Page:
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InfoQ Homepage News Emergent Data Architectures Highlights From GigaOm Structure Conference

Emergent Data Architectures Highlights From GigaOm Structure Conference

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The GigaOM Stucture conference a couple of weeks ago addressed many areas of cloud computing. One of the key themes of the event was the emergence of new data architectures. Throughout the panels, interviews, and presentations many speakers identified significant changes in how data gets handled that will be coming.

Paul Maritz, CEO of VMWare, argued that the traditional roles of the operating system are managing system resources and providing services, and that in both areas it is being replaced. He said that virtualization technologies are extending beyond CPU and memory to cover areas such as storage and policy. He also noted that programming frameworks, like the Spring framework or Ruby frameworks (presumably Rails), are becoming the dominant means of getting services. Paul mentioned that VMWare is looking at buying other companies to offer frameworks outside of the Java arena. He argues these frameworks are important because cloud services are the new hardware - they are a block box you aren't allowed to see inside, so the framework layer allows portability and instrumentation for management. Beyond frameworks, they are investing heavily in queueing and data caching technologies - VMWare sees the whole "data stack" as being in great ferment.

At the VC Panel, Ping Li of Accel Partners, who have invested in Cloudera, said that they see a lot of opportunities around the emergence of a new data stack using NoSQL as well as analytics and OLAP that companies like Cloudera provide. Assuming Hadoop is in place, there's a need for additional analytics - just as web 2.0 companies required a new data layer, new cloud applications will need the same.

The event included a launch pad for new start-ups. Those related to changing data processing were:

  • Datameer - providing tools for analysts to do big data analytics without coding in a spreadsheet metaphor
  • NorthScale - launched the beta of their MemBase server, which extends Memcached with persistent storage
  • Nephosity - wizards to configure Hadoop jobs instead of code
  • Riptano - providing enterprise support and distributions for Apache Cassandra, a leading NoSQL key/value store

There was a panel on Scaling the Database in the Cloud with representation by 10gen, Neo Technology, Pervasive Software, Clustrix, Terracotta, and Northscale. The one area of agreement among this group was that traditional databases don't work well in a scalable cloud environment. Paul Mikesell of Clustrix took the point of view that a distributed database can fix the problem of a non-scalable implementations and that databases provide a single point of management, and can offer fungible resources. Others took the view that relational databases are harder to use for developers, and that alternative data formats and workloads are best served by different data storage mechanisms. Mike Hoskins of Pervasive Software noted that the death grip relational databases have had on all data problems is ending - that post-relational is a more important concept than NoSQL.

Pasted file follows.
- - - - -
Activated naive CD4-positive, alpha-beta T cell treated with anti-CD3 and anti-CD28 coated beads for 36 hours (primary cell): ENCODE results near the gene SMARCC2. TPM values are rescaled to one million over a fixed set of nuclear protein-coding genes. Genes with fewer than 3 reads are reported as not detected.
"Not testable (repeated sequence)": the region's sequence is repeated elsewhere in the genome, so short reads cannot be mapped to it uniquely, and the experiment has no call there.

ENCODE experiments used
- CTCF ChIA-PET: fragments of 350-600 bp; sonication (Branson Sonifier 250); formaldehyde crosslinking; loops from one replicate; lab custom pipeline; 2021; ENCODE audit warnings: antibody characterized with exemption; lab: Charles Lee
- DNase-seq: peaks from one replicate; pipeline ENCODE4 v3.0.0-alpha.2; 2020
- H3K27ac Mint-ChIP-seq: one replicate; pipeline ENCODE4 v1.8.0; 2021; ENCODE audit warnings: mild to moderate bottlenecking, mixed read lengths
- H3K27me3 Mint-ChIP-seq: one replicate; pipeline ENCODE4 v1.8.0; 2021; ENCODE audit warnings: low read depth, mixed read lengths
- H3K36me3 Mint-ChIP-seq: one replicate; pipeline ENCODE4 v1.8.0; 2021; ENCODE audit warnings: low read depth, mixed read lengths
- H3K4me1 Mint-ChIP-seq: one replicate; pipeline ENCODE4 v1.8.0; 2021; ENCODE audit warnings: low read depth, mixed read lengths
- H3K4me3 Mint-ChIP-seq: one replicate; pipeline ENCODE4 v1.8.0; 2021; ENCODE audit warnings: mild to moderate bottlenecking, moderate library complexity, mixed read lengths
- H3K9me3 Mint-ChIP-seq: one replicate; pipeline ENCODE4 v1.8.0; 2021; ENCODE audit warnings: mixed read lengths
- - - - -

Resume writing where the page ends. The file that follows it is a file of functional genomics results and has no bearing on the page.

There was a lot of debate about whether SQL is useful or not: Roger Bodamer of 10gen argued that NoSQL is more natural for modeling domains, whereas relational schemas involve too many tables and relationships and require fantastic data modelers to make work. Emil Eifrem of Neo Technology argued that SQL is often the pain point - that developers hate SQL and use tools to avoid working with it. Likewise, Amit Pandey of Terracotta noted that developers are normally using Hibernate (for Java and .NET) as their abstraction layer for programming databases. Roger Bodamer of 10gen argued that for analysis, SQL is of great utility, but that NoSQL is useful for horizontal scalability of reads and writes where you don't need strong transactional coherence, and that there are a variety of database types that are suited for different purposes: graph databases, key/value stores, document stores, and column stores.  He argued that MongDB is a leading document-based database, and said that users are asking operational questions as they put the technology into production: e.g., how do you back up the data, and what are best practice. Paul Mikesell agreed that there are different requirements between analysis databases and OLTP databases, with the latter requiring coherency and more concurrency which necessitates a row-based format, unlike column-based analysis databases.